Ah, here we have another lovely autumn upon us...which also means the beginning of the dreaded cold and flu season. Already many of you are suffering from the first of what will be the 2-4 colds the average adult gets per year. You are hot, then cold, your body aches, you are spewing sneeze juice everywhere and coughing up a lung, and have some kind of awful nasal mucus issue. It is the latter symptom that I would like to focus my attention upon today: the wonderful world of snot.

How amazing is snot, huh? It can keep coming and coming and coming and coming out of your face for weeks on end, emanating from an endless magical goo pool. You can take medicines to slow it down, but it always returns. I feel like we really haven't defined snot as well as we could, as it is not only a copious fluid, but a varied one as well. I'd like to give snot a shot.

SNOT: Of a medium-stretchy plasma-like consistency and texture, and a mix of clear, white, yellow, and green wastes. Productive; fills tissue upon blowing. Bubbly sound: "SSSssssNNNnnoTT."

SNAT: The dry, hardened tiny yellow bits of nasal waste, common at the end of a cold and produced in over-heated, low-humidity air. Upon forceful nasal expulsion, makes sharp, slapping sound, "SNAT! SNAT!" into tissue.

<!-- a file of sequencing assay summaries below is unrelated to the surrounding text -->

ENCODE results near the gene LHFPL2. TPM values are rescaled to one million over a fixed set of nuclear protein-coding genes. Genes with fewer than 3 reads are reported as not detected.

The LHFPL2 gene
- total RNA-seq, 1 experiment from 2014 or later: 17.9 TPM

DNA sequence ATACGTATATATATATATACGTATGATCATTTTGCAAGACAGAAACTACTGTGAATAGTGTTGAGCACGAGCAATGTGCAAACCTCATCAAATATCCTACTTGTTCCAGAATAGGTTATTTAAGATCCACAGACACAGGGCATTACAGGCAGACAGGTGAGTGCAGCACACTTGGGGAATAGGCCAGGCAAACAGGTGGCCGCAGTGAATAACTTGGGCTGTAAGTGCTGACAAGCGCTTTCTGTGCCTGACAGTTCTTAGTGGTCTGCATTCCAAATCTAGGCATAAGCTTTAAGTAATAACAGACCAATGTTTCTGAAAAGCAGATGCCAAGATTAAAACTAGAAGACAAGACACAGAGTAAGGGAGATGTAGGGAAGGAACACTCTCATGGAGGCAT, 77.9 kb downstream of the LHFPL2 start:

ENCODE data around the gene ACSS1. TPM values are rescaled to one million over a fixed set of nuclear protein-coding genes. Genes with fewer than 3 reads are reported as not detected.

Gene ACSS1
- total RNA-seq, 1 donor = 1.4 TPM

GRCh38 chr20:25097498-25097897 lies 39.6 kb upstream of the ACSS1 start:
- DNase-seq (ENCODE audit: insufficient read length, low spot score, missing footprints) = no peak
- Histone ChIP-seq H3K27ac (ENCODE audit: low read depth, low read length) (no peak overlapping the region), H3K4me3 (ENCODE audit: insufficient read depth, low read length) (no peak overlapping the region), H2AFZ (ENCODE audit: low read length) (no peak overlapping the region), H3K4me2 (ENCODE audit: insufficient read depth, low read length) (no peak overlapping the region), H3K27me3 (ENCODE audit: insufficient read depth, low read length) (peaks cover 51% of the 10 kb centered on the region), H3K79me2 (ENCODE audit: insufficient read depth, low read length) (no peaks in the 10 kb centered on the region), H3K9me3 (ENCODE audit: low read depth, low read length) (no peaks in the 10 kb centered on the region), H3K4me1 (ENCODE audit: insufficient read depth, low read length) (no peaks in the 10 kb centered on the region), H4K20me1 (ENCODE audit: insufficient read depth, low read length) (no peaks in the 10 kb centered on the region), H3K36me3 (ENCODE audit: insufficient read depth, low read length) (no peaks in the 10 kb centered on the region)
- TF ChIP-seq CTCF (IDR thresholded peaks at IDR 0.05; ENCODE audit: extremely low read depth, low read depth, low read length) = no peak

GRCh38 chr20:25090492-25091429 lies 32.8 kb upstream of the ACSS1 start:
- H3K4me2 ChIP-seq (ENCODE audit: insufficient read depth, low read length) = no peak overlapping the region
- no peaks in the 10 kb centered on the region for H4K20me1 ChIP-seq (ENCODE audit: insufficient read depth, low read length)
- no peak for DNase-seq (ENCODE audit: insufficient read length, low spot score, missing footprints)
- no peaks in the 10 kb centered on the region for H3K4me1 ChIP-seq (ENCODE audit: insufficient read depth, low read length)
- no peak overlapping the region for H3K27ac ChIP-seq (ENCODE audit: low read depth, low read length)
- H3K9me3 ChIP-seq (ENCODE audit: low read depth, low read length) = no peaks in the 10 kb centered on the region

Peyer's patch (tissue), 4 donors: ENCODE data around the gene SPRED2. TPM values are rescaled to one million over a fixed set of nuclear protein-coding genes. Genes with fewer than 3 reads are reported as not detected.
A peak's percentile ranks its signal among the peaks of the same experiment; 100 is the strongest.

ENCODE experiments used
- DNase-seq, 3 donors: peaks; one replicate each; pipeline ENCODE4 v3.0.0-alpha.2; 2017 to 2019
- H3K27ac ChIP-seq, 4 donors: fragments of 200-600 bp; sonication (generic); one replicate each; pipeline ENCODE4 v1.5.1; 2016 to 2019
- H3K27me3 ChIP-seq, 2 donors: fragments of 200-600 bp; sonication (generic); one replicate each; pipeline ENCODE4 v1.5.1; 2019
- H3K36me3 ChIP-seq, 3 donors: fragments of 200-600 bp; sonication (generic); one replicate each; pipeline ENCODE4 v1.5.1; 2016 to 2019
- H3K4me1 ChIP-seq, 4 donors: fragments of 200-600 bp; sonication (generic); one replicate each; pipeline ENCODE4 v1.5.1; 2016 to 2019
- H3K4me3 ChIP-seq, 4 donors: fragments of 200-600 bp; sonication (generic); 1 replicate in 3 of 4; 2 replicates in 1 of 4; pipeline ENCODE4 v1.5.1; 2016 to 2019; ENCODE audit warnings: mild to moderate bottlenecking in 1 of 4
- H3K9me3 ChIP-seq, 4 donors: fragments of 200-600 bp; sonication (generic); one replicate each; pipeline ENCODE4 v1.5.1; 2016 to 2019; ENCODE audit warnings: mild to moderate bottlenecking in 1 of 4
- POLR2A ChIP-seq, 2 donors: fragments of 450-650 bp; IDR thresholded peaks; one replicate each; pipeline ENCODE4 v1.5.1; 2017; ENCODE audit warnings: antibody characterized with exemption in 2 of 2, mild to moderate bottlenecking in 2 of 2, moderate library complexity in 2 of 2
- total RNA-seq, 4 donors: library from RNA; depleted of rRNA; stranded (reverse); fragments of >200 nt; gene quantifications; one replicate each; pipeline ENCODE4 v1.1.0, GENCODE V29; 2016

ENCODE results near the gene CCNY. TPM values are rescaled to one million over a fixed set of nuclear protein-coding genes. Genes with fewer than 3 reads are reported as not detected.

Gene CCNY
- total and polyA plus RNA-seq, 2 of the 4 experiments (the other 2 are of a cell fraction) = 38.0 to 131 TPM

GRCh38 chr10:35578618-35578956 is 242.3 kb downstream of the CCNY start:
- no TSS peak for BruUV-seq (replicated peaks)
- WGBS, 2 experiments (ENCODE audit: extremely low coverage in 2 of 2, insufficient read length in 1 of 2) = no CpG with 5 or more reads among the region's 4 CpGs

SNAY: Loose clear or white wastes that stream copiously from the nose, with little or no effort: "SNAAAAAAAAAAAAAAAAAAAY."

SNIFF-SNAY: SNAY that is so uncontrollable that you are in a constant battle for waste containment: "SNIFF! - SNAAAAAAAAAAAAAY-SNIFF! - SNAAAY-SNIFF!-SNIFF! - SNAAAAAAAYYY."

SNIH: How ladies try to contain SNAY in public: "snih...snaaaaaaaay...snih snih snih snih."

SNNN: Heavy, congealed dark yellow or chartreuse green wastes that are unproductive and lodged within the sinuses. Upon great and repeated effort to expel the wastes, the only sound made is, "SNNNNNNNNNN."

SNORK: The loud, snore-like sound of sniffing back SNOT or SNNN, sending it into the throat: "SnnnnnnNORKKK!"

I think that should cover it, and I hope you will go ahead and print this out as a handy medical guide to use at the doctor's office or when consulting your pharmacist. Good day, and good snatting to you!